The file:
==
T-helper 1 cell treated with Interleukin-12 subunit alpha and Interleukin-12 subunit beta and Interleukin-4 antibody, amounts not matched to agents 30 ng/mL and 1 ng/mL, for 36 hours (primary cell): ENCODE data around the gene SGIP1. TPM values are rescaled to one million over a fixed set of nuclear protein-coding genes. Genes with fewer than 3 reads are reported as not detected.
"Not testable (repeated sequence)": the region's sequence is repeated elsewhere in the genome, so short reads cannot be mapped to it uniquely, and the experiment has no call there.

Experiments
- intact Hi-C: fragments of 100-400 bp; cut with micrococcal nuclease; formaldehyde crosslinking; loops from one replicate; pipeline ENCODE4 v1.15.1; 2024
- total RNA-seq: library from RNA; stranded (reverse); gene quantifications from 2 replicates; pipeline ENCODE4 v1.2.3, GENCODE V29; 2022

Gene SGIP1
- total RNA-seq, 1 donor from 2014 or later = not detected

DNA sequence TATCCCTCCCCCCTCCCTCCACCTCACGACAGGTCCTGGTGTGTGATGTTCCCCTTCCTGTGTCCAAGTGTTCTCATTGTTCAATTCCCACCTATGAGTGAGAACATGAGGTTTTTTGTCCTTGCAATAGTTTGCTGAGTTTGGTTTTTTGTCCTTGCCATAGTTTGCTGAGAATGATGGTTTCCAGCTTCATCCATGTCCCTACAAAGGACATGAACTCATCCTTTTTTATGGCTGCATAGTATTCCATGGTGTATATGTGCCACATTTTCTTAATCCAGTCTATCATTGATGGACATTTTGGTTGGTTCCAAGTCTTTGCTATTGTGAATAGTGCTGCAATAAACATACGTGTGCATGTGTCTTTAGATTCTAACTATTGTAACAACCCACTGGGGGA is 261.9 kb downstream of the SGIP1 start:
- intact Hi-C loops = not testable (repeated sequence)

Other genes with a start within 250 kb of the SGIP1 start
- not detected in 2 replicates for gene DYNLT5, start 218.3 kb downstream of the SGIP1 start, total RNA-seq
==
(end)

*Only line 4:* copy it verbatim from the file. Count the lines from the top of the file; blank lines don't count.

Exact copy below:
- intact Hi-C: fragments of 100-400 bp; cut with micrococcal nuclease; formaldehyde crosslinking; loops from one replicate; pipeline ENCODE4 v1.15.1; 2024